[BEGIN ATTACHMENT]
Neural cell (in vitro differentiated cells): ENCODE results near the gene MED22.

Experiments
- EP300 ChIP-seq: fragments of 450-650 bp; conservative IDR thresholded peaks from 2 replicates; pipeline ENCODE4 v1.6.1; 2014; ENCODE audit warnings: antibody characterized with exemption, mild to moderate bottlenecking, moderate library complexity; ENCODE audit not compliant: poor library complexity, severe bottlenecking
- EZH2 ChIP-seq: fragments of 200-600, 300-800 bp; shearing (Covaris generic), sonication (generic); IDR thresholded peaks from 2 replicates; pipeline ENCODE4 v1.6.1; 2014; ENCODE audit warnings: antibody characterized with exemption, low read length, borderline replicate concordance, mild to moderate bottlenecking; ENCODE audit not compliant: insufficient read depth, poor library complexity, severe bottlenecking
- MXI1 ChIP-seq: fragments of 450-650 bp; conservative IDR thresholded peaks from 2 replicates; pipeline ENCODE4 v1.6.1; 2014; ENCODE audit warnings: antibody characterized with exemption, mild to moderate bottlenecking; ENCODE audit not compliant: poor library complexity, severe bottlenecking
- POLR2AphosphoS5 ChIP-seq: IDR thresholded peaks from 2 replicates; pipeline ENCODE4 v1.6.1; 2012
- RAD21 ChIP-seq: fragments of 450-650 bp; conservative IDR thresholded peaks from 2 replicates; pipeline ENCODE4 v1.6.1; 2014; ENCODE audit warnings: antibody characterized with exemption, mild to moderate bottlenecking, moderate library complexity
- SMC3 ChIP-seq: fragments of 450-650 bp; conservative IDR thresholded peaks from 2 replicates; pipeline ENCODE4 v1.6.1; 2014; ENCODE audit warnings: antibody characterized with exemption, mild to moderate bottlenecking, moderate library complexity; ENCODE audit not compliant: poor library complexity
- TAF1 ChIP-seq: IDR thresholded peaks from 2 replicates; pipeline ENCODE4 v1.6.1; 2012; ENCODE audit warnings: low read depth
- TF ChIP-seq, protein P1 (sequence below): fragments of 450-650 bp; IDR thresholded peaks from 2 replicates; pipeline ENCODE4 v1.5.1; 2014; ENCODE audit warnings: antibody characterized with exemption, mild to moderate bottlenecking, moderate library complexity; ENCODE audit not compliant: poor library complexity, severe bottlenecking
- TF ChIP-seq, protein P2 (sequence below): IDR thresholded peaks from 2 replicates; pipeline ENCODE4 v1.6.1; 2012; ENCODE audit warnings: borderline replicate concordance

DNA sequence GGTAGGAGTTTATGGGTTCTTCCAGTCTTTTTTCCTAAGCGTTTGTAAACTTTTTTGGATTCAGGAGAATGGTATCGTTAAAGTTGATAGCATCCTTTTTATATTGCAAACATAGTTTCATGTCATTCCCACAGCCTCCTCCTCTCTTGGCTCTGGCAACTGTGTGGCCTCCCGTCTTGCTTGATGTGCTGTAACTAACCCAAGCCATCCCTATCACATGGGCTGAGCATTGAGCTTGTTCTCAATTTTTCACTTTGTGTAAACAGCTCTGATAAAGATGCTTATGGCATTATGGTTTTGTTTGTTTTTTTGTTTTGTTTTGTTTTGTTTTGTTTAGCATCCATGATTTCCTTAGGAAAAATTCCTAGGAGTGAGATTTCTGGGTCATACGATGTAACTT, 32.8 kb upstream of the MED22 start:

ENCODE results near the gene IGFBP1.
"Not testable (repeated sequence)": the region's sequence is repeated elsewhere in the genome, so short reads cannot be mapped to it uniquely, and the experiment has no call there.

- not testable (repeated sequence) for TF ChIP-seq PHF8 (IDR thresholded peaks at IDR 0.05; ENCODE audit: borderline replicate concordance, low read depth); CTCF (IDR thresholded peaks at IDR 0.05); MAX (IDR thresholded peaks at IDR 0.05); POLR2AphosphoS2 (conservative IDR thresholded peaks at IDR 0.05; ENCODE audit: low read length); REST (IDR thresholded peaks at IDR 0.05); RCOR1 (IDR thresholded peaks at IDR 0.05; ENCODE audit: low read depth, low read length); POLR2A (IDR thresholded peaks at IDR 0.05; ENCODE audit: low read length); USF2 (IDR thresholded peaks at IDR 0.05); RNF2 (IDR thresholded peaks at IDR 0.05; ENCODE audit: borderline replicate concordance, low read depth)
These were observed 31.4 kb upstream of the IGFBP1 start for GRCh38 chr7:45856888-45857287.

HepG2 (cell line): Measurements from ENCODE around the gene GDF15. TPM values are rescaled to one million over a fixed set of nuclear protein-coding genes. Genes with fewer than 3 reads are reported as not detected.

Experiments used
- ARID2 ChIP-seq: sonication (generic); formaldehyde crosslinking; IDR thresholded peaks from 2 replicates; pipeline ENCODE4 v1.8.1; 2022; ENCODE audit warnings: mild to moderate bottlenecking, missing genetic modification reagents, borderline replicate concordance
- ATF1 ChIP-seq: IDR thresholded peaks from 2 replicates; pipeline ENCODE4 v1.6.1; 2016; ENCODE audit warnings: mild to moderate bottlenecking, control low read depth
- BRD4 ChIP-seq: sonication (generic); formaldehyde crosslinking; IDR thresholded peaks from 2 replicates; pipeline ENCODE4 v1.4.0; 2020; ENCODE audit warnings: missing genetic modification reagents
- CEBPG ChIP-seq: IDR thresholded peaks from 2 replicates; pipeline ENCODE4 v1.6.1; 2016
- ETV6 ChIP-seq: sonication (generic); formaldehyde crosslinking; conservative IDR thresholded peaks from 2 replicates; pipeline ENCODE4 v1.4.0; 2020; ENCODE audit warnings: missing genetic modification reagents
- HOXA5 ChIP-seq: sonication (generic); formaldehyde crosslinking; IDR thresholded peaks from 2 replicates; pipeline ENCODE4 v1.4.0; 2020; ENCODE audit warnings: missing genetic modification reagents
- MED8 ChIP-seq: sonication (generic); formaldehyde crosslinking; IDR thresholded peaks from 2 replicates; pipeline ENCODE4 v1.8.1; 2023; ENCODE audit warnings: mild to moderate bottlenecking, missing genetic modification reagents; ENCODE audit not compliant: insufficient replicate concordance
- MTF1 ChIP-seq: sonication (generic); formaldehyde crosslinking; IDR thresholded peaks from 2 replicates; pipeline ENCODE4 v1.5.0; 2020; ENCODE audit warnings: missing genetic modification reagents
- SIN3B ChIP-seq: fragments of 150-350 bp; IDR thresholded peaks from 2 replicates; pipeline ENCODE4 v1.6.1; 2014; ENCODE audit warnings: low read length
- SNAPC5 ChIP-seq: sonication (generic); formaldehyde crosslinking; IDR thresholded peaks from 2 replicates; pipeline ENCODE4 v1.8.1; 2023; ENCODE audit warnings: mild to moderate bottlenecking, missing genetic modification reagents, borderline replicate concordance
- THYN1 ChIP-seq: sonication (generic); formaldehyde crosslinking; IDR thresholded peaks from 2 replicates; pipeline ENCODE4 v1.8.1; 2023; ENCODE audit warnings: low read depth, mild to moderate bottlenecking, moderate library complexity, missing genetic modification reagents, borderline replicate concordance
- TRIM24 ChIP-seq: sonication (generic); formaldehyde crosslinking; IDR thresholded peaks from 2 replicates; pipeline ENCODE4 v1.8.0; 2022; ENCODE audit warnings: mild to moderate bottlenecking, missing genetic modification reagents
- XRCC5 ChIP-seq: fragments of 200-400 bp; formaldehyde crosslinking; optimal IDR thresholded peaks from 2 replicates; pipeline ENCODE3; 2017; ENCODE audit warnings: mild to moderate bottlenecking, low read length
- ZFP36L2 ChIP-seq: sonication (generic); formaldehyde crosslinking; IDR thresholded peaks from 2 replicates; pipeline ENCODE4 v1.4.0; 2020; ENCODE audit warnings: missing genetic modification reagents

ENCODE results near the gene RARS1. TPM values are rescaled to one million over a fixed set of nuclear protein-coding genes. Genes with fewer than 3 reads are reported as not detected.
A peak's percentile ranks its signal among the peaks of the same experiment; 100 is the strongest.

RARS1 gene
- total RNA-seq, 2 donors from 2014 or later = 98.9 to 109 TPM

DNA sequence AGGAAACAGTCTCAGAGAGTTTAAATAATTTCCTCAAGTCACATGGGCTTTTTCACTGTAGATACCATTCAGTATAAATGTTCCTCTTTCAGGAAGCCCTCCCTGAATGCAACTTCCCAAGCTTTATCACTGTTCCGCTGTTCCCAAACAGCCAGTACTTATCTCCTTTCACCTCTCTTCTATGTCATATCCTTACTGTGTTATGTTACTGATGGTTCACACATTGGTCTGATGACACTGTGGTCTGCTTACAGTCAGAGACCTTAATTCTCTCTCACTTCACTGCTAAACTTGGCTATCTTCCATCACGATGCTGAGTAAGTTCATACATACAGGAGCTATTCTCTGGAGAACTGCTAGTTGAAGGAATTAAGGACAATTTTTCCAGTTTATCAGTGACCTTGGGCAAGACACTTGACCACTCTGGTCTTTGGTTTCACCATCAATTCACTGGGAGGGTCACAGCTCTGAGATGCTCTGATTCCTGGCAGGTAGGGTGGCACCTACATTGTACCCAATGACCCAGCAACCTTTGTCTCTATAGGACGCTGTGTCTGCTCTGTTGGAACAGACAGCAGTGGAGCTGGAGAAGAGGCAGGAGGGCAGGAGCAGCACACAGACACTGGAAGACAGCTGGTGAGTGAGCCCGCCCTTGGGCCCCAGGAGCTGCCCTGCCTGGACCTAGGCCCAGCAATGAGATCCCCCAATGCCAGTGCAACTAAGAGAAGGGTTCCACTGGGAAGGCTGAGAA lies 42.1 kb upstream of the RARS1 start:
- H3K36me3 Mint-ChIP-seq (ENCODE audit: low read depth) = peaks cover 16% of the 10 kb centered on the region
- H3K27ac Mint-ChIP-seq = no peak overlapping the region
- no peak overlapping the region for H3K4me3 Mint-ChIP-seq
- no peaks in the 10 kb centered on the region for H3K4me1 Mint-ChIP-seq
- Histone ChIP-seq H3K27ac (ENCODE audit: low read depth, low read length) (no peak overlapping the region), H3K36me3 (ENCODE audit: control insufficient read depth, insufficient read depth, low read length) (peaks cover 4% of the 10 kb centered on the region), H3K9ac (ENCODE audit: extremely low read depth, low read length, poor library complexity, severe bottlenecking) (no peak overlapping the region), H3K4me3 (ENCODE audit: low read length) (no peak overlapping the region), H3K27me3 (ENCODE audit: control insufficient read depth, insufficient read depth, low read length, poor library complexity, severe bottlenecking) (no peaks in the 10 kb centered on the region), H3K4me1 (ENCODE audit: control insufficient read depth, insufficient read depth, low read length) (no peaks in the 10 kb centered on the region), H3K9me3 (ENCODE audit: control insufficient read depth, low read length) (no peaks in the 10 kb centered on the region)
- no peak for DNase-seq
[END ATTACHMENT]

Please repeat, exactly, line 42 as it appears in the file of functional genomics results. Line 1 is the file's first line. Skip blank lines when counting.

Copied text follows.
- Histone ChIP-seq H3K27ac (ENCODE audit: low read depth, low read length) (no peak overlapping the region), H3K36me3 (ENCODE audit: control insufficient read depth, insufficient read depth, low read length) (peaks cover 4% of the 10 kb centered on the region), H3K9ac (ENCODE audit: extremely low read depth, low read length, poor library complexity, severe bottlenecking) (no peak overlapping the region), H3K4me3 (ENCODE audit: low read length) (no peak overlapping the region), H3K27me3 (ENCODE audit: control insufficient read depth, insufficient read depth, low read length, poor library complexity, severe bottlenecking) (no peaks in the 10 kb centered on the region), H3K4me1 (ENCODE audit: control insufficient read depth, insufficient read depth, low read length) (no peaks in the 10 kb centered on the region), H3K9me3 (ENCODE audit: control insufficient read depth, low read length) (no peaks in the 10 kb centered on the region)